Depreciation pressures weighing on the rupee and the private credit which is still running high will leave Sri Lanka’s policy makers with limited space for further easing of the monetary policy, Moody’s Investors Service said in its latest outlook on Asia Pacific sovereigns. Sri Lanka is compelled to ride on a tightening path when most of its Asia Pacific neighbours are easing their monetary policies. Sri Lanka ran loose monetary and fiscal policies, plunging the country into a balance of payment (BoP) and a debt crisis.
The Reserve Bank of India in early April trimmed its benchmark lending rate by 25 basis points after cutting the rate four times in 2015 as low inflation gave them more space to run accommodative monetary policy and so was China. The Bank of Japan yesterday maintained its negative rates set in January, although extra stimulus was largely expected to fight the deflation and spur the economy. “In Sri Lanka, high government debt and reliance on external financing leaves the authorities with limited fiscal and monetary policy space,” Moody’s said in a report which looks at how Asia Pacific sovereign quality would be played out by the leverage risk, rebalancing of China and policy effectiveness of those countries. Moody’s has a B1 rating with a Stable outlook on Sri Lanka’s sovereigns. The global rating agency also warned that, “the negative economic shocks such as renewed deterioration in the terms of trade or softer export demand,” could threaten economic growth. Sri Lanka’s economy grew 4.8 percent in 2015, lower than 4.9 percent in 2014 but the country’s Central Bank expects the economy to grow at 5.8 percent this year, a much conservative estimate than the government’s 6.5 percent target. The possible deterioration in terms of trade, Moody’s said, would weigh on already low government revenues and increase external vulnerability, exacerbating Sri Lanka’s credit weaknesses. Sri Lanka’s import bill doubled its export income, creating a huge trade imbalance but the external situation could get much worse this year as the remittance flows which bail out the country every year is expected to slow down while debt commitments to the tune of US $ 4.5 billion during the next 12-months could also weigh on the external front as well as government’s finances dearly.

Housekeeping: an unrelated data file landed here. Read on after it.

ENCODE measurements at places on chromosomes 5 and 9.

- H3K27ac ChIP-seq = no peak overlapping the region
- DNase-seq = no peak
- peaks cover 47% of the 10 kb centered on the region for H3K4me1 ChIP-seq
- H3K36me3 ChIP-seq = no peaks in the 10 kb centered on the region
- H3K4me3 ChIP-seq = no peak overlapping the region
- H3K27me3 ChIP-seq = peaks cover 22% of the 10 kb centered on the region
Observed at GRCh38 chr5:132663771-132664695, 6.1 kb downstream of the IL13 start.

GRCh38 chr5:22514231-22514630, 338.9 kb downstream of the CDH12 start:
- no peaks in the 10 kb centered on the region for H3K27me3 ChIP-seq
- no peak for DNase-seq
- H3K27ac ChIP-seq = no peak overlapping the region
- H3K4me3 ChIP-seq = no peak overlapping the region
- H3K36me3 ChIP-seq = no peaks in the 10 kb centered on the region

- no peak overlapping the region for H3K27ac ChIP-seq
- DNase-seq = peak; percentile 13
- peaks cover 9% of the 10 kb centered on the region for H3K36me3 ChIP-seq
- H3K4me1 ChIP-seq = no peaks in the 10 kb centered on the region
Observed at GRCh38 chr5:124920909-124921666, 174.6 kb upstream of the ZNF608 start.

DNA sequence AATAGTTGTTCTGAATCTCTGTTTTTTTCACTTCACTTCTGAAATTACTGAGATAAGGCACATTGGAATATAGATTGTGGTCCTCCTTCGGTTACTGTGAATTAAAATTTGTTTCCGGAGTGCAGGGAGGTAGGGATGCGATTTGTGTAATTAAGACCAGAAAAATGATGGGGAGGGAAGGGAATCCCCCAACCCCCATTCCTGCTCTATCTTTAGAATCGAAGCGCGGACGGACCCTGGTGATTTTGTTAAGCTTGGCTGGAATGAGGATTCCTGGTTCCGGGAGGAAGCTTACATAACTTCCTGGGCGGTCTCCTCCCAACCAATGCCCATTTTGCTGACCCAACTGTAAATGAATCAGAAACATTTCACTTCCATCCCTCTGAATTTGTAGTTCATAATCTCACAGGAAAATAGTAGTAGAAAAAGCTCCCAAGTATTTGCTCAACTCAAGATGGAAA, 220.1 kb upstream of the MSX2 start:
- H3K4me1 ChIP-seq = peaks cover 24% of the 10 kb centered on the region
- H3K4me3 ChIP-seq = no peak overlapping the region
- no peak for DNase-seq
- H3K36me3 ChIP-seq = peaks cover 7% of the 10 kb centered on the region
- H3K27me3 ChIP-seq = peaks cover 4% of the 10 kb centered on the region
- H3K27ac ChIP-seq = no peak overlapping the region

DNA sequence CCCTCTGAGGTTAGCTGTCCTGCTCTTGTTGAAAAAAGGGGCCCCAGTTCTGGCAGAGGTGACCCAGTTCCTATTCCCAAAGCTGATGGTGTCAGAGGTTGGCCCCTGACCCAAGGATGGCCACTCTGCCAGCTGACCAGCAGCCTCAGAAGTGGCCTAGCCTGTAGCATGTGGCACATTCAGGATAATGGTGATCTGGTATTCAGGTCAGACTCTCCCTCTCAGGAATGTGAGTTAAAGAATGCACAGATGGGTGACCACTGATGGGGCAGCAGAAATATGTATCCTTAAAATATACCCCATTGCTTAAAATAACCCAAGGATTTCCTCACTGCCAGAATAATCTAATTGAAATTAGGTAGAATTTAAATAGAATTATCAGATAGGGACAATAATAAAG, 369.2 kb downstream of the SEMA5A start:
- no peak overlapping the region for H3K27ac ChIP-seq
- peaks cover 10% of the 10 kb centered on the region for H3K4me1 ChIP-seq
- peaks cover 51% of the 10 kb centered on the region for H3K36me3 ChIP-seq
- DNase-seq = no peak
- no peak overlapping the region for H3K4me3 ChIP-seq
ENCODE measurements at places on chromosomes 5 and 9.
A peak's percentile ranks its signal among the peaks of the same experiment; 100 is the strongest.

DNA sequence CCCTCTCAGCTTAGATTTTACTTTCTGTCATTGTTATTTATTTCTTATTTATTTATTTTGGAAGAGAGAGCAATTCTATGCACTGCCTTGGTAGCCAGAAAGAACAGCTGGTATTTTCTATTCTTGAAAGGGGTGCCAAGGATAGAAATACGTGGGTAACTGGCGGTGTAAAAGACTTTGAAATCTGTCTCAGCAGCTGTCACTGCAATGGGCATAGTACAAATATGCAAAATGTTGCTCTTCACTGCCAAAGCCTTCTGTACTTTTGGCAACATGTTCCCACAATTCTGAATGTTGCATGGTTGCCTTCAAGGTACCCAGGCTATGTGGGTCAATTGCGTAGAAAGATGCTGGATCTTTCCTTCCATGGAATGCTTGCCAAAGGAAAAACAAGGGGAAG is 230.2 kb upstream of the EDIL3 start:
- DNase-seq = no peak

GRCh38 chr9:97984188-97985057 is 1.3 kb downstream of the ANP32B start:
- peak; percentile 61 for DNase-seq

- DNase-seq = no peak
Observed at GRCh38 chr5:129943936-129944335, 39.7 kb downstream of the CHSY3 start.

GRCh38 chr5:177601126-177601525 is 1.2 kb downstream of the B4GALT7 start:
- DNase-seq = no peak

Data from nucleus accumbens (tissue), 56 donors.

The impending US $ 1 to 1.25 billion package with the International Monetary Fund is a far cry from solving the country’s external debt commitments. Sri Lankan government which is desperate for dollars to cushion the external reserves, which are fast depleting, gave an ultimatum to the exporters to bring their moneys soon or face consequences